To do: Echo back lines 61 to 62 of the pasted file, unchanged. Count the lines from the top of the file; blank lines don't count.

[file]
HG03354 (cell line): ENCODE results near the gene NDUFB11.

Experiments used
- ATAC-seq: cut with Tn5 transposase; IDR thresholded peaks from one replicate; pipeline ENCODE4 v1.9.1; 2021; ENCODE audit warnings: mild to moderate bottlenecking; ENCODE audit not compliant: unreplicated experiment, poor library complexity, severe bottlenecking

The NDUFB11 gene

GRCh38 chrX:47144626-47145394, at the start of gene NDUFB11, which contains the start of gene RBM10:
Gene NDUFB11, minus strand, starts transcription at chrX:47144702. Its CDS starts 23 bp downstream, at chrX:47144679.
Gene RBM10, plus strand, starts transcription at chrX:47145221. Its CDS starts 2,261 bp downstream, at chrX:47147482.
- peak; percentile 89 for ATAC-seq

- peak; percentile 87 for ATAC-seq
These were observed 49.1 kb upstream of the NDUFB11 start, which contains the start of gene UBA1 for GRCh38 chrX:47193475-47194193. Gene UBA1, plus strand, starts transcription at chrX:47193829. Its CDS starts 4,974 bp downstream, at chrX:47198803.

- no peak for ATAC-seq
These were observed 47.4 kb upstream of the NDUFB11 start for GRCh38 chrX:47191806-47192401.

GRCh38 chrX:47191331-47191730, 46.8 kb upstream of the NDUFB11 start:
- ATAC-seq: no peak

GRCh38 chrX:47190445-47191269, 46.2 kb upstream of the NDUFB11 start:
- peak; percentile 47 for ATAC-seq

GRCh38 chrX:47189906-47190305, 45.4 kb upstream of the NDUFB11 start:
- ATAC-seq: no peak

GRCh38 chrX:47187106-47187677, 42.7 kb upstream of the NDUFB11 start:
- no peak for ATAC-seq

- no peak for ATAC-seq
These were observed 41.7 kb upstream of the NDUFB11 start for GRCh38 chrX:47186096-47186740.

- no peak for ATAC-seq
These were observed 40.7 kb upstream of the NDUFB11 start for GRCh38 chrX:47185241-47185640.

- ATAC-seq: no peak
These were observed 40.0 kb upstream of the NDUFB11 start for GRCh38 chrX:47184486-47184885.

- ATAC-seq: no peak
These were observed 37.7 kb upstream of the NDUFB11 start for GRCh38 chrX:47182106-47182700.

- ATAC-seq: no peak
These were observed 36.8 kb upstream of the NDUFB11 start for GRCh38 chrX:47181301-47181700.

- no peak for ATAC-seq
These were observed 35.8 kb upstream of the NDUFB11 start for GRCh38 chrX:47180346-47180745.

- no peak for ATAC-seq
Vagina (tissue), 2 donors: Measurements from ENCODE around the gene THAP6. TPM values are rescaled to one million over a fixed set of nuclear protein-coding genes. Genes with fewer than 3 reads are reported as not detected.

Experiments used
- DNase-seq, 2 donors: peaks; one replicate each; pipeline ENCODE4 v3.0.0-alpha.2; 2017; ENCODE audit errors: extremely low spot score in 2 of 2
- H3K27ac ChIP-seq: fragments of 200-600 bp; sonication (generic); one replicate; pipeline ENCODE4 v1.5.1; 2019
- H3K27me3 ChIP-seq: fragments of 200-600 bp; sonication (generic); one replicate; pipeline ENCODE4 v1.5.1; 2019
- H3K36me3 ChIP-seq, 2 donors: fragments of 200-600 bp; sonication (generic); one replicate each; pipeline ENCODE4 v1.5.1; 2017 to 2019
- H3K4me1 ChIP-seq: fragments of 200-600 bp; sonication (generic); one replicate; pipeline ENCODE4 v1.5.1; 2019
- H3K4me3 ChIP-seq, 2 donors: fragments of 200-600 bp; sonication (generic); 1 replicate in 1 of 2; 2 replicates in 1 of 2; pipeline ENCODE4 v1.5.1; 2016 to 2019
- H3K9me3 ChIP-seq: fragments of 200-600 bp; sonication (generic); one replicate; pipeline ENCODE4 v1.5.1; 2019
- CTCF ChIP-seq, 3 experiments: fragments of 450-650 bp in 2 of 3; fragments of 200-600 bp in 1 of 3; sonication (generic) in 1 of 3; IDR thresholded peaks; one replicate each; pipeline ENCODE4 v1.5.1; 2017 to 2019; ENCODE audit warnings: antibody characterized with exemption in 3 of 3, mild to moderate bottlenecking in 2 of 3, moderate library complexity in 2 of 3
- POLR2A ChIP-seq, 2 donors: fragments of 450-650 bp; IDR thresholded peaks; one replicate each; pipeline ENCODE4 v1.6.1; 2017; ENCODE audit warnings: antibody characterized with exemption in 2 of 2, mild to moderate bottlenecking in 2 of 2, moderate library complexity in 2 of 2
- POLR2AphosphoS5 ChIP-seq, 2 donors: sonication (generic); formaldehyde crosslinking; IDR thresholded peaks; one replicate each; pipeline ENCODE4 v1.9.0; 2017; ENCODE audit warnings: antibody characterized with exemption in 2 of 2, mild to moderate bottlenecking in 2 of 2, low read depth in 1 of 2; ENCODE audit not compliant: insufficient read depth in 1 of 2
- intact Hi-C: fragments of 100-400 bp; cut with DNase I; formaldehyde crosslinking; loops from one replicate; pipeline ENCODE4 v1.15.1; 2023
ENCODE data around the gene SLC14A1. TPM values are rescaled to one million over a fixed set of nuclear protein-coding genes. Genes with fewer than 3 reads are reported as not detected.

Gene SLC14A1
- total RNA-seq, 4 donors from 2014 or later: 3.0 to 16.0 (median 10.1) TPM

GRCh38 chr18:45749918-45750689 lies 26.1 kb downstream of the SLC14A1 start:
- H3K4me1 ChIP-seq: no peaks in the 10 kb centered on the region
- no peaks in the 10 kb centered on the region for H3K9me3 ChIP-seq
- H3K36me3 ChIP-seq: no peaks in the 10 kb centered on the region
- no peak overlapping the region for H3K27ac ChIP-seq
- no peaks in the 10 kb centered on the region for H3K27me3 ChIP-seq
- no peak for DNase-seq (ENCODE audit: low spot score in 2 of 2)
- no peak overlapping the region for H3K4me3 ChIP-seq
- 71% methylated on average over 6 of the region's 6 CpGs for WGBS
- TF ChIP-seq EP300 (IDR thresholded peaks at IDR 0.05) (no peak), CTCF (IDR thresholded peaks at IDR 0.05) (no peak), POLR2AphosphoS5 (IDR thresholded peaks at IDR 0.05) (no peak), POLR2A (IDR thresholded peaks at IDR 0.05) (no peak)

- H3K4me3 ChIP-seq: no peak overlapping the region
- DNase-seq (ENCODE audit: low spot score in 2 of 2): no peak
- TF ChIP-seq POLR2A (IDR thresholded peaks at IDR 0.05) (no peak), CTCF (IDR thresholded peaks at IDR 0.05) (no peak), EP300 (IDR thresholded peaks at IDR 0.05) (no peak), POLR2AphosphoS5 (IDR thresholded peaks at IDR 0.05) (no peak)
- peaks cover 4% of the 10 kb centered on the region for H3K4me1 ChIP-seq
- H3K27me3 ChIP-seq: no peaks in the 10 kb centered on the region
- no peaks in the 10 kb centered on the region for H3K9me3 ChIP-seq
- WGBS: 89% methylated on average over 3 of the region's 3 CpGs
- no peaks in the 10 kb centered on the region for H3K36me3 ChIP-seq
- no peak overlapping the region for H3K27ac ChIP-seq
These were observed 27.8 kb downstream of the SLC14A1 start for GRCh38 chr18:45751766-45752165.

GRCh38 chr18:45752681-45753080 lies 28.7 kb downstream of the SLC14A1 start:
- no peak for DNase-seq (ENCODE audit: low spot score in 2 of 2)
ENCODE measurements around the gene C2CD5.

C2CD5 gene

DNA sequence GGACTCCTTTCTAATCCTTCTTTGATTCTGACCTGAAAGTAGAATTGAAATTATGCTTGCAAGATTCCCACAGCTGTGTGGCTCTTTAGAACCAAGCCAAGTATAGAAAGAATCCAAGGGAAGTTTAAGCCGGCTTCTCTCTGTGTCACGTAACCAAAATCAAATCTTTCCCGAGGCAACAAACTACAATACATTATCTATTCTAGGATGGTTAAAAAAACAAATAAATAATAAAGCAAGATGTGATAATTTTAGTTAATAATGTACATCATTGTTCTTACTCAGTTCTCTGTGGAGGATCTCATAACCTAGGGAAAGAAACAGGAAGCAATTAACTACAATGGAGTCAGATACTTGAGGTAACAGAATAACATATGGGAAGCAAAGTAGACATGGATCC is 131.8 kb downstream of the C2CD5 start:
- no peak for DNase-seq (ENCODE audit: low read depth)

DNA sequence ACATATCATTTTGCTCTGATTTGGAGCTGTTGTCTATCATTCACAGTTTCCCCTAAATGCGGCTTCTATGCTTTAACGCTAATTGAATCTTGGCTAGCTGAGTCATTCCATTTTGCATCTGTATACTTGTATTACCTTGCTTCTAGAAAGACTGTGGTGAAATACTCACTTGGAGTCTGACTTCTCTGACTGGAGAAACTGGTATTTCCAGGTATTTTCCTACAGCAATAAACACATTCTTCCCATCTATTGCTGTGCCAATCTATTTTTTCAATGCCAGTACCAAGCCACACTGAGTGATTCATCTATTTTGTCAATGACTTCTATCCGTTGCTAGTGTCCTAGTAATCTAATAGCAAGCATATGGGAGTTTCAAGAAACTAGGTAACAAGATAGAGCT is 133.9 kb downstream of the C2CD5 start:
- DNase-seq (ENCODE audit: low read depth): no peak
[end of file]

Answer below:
- DNase-seq (ENCODE audit: low spot score in 2 of 2): no peak
- TF ChIP-seq POLR2A (IDR thresholded peaks at IDR 0.05) (no peak), CTCF (IDR thresholded peaks at IDR 0.05) (no peak), EP300 (IDR thresholded peaks at IDR 0.05) (no peak), POLR2AphosphoS5 (IDR thresholded peaks at IDR 0.05) (no peak)